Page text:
Header

UZH-Logo

Maintenance Infos

White-Light or Narrow-Band Imaging Colonoscopy in Surveillance of Ulcerative Colitis: A Prospective Multicenter Study.


Leifeld, Ludger; Rogler, Gerhard; Stallmach, Andreas; Schmidt, Carsten; Zuber-Jerger, Ina; Hartmann, Franz; Plauth, Mathias; Drabik, Attyla; Hofstädter, Ferdinand; Dienes, Hans Peter; Kruis, Wolfgang (2015). White-Light or Narrow-Band Imaging Colonoscopy in Surveillance of Ulcerative Colitis: A Prospective Multicenter Study. Clinical Gastroenterology and Hepatology, 13(10):1776-1781.e1.

Abstract

BACKGROUND & AIMS

Early detection of neoplastic lesions is essential in patients with long-standing ulcerative colitis but the best technique of colonoscopy still is controversial.

METHODS

We performed a prospective multicenter study in patients with long-standing ulcerative colitis. Two colonoscopies were performed in each patient within 3 weeks to 3 months. In white-light (WL) colonoscopy, stepwise random biopsy specimens (4 biopsy specimens every 10 cm), segmental random biopsies (2 biopsy specimens in 5 segments), and targeted biopsy specimens were taken. In NBI colonoscopy, segmental and targeted biopsy specimens were taken. The sequence of WL and NBI colonoscopy was randomized.

RESULTS

In 36 of 159 patients enrolled (22.6%), 54 lesions with intraepithelial neoplasia (IN) were found (51 low-grade, 3 high-grade). In WL colonoscopy we found 11 IN in stepwise biopsy specimens, 4 in segmental biopsy specimens, and 15 in targeted biopsy specimens. In NBI colonoscopy 7 IN were detected in segmental biopsy specimens and 24 IN were detected in targeted biopsy specimens. Almost all IN were found with one technique alone (κ value of WL vs NBI, -0.86; P < .001). Statistically equivalent numbers of IN were found in NBI colonoscopy with targeted and segmental biopsy specimens as in WL colonoscopy with targeted and stepwise biopsy specimens, but with fewer biopsy specimens (11.9 vs 38.6 biopsy specimens, respectively; P < .001), and less withdrawal time was necessary (23 vs 13 min, respectively; P < .001).

CONCLUSIONS

Stepwise biopsy specimens are indispensable in WL colonoscopy. The combination of targeted and segmental biopsy specimens in the NBI technique is as sensitive as targeted together with stepwise biopsy specimens in WL colonoscopy, but requires fewer biopsy specimens and less time. The highest sensitivity should be reached by combining the WL and NBI techniques by switching between the modes.

Abstract

BACKGROUND & AIMS

Early detection of neoplastic lesions is essential in patients with long-standing ulcerative colitis but the best technique of colonoscopy still is controversial.

METHODS

We performed a prospective multicenter study in patients with long-standing ulcerative colitis. Two colonoscopies were performed in each patient within 3 weeks to 3 months. In white-light (WL) colonoscopy, stepwise random biopsy specimens (4 biopsy specimens every 10 cm), segmental random biopsies (2 biopsy specimens in 5 segments), and targeted biopsy specimens were taken. In NBI colonoscopy, segmental and targeted biopsy specimens were taken. The sequence of WL and NBI colonoscopy was randomized.

RESULTS

In 36 of 159 patients enrolled (22.6%), 54 lesions with intraepithelial neoplasia (IN) were found (51 low-grade, 3 high-grade). In WL colonoscopy we found 11 IN in stepwise biopsy specimens, 4 in segmental biopsy specimens, and 15 in targeted biopsy specimens. In NBI colonoscopy 7 IN were detected in segmental biopsy specimens and 24 IN were detected in targeted biopsy specimens. Almost all IN were found with one technique alone (κ value of WL vs NBI, -0.86; P < .001). Statistically equivalent numbers of IN were found in NBI colonoscopy with targeted and segmental biopsy specimens as in WL colonoscopy with targeted and stepwise biopsy specimens, but with fewer biopsy specimens (11.9 vs 38.6 biopsy specimens, respectively; P < .001), and less withdrawal time was necessary (23 vs 13 min, respectively; P < .001).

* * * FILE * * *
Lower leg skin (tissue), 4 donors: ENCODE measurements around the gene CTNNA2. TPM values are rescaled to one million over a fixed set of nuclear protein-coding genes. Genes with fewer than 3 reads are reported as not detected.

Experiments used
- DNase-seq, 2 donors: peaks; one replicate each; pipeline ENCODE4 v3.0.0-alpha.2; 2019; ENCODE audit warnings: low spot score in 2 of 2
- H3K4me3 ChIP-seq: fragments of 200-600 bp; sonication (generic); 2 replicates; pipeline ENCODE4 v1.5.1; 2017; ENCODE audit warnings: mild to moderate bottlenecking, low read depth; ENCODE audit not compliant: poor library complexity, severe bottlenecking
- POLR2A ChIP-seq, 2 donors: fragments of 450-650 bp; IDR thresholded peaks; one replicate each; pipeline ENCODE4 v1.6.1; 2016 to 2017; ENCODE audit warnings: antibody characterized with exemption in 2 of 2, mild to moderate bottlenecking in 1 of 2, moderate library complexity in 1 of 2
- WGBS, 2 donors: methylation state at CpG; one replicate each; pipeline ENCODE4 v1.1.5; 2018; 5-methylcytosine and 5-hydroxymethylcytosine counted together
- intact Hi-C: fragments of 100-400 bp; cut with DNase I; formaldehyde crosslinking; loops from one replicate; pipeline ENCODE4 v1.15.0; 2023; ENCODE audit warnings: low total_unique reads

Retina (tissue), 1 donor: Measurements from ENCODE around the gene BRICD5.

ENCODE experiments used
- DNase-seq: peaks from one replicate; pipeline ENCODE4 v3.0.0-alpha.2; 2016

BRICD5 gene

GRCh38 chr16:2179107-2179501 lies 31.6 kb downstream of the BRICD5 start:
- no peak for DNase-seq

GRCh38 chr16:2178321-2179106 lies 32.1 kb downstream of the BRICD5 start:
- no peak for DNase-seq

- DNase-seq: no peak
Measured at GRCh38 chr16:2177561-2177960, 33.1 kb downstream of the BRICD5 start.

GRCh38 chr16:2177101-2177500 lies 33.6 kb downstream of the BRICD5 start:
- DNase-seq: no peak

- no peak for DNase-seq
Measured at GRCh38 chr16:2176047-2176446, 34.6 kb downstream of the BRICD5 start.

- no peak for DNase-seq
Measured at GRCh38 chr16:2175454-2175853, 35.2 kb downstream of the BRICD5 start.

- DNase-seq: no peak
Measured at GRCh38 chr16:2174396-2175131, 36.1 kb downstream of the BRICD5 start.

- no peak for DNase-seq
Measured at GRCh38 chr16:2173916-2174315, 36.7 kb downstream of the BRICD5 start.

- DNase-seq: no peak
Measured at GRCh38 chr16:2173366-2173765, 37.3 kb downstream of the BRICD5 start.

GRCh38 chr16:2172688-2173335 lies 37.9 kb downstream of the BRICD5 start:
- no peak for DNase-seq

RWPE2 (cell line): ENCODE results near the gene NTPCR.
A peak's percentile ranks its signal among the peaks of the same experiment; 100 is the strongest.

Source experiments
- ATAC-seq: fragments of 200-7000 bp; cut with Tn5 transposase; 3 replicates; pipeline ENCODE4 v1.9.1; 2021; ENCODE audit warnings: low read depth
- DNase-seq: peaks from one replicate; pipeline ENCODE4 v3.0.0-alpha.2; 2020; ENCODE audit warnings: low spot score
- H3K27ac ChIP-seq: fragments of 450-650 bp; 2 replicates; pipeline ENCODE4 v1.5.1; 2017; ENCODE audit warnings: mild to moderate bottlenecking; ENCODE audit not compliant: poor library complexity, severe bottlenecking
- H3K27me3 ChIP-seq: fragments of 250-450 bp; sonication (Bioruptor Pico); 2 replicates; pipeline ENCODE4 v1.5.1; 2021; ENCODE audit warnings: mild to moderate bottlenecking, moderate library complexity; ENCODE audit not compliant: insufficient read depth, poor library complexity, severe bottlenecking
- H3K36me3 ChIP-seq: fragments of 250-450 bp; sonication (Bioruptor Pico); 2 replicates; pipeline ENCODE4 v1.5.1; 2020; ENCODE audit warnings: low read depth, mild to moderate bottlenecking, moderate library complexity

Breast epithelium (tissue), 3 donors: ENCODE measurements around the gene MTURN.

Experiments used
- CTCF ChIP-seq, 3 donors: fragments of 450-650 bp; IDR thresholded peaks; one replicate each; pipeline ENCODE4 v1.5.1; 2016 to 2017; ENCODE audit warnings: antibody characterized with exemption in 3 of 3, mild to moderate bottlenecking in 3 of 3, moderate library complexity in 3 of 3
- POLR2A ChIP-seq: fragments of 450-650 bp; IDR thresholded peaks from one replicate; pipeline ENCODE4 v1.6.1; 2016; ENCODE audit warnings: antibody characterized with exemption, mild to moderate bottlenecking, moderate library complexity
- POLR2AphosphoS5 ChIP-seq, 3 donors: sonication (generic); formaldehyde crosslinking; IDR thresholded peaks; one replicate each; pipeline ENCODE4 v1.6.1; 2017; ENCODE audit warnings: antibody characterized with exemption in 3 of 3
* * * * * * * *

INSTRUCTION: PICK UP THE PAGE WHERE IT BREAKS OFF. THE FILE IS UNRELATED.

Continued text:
CONCLUSIONS

Stepwise biopsy specimens are indispensable in WL colonoscopy. The combination of targeted and segmental biopsy specimens in the NBI technique is as sensitive as targeted together with stepwise biopsy specimens in WL colonoscopy, but requires fewer biopsy specimens and less time. The highest sensitivity should be reached by combining the WL and NBI techniques by switching between the modes.

Statistics

Citations

11 citations in Web of Science®
10 citations in Scopus®
Google Scholar™

Altmetrics

Additional indexing

Item Type:Journal Article, refereed, original work
Communities & Collections:04 Faculty of Medicine > University Hospital Zurich > Clinic for Gastroenterology and Hepatology
Dewey Decimal Classification:610 Medicine & health
Language:English
Date:October 2015
Deposited On:26 Jan 2016 15:54
Last Modified:05 Apr 2016 19:54
Publisher:Elsevier
ISSN:1542-3565
Publisher DOI:https://doi.org/10.1016/j.cgh.2015.04.172
PubMed ID:25952309

Download

Full text not available from this repository.
View at publisher

TrendTerms

TrendTerms displays relevant terms of the abstract of this publication and related documents on a map. The terms and their relations were extracted from ZORA using word statistics. Their timelines are taken from ZORA as well. The bubble size of a term is proportional to the number of documents where the term occurs. Red, orange, yellow and green colors are used for terms that occur in the current document; red indicates high interlinkedness of a term with other terms, orange, yellow and green decreasing interlinkedness. Blue is used for terms that have a relation with the terms in this document, but occur in other documents.
You can navigate and zoom the map. Mouse-hovering a term displays its timeline, clicking it yields the associated documents.

Author Collaborations